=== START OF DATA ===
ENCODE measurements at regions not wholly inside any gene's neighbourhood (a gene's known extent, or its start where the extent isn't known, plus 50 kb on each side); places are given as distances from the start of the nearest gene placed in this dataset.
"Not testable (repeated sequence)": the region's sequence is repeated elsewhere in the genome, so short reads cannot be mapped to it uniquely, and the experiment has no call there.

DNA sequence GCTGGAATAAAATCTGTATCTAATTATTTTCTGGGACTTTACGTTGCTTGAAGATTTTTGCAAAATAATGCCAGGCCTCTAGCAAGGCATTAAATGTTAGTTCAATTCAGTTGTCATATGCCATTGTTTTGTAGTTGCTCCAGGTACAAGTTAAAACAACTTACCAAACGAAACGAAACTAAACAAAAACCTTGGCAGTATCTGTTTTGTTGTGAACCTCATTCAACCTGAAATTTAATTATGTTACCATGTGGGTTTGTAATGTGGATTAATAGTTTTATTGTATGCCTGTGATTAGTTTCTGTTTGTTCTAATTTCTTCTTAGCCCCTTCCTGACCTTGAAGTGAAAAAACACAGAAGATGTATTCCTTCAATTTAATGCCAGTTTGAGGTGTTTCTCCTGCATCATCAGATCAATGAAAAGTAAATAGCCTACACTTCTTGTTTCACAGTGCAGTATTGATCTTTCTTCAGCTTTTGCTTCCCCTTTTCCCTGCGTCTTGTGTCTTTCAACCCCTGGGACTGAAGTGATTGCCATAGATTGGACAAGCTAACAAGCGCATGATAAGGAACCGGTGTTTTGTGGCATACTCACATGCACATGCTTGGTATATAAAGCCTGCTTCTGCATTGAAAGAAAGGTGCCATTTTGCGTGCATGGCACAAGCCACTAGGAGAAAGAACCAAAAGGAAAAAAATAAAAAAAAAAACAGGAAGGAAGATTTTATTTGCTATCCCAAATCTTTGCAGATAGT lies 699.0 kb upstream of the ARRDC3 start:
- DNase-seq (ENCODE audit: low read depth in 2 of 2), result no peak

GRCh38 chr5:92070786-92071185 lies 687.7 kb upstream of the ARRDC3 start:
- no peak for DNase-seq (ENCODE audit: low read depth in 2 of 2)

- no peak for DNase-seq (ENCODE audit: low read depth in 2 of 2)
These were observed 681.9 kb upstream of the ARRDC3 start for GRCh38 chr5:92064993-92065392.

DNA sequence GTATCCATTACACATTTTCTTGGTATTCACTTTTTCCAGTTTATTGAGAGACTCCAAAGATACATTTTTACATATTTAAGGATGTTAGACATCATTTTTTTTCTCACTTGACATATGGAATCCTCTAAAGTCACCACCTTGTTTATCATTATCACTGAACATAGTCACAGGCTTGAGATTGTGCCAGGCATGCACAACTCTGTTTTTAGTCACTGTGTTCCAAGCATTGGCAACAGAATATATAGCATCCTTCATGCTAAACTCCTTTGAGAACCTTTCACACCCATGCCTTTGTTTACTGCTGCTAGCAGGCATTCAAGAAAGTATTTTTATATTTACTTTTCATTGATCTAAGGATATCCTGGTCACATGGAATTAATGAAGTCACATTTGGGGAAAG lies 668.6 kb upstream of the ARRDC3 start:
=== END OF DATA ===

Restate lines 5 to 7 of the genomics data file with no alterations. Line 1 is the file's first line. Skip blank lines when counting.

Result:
GRCh38 chr5:92070786-92071185 lies 687.7 kb upstream of the ARRDC3 start:
- no peak for DNase-seq (ENCODE audit: low read depth in 2 of 2)

- no peak for DNase-seq (ENCODE audit: low read depth in 2 of 2)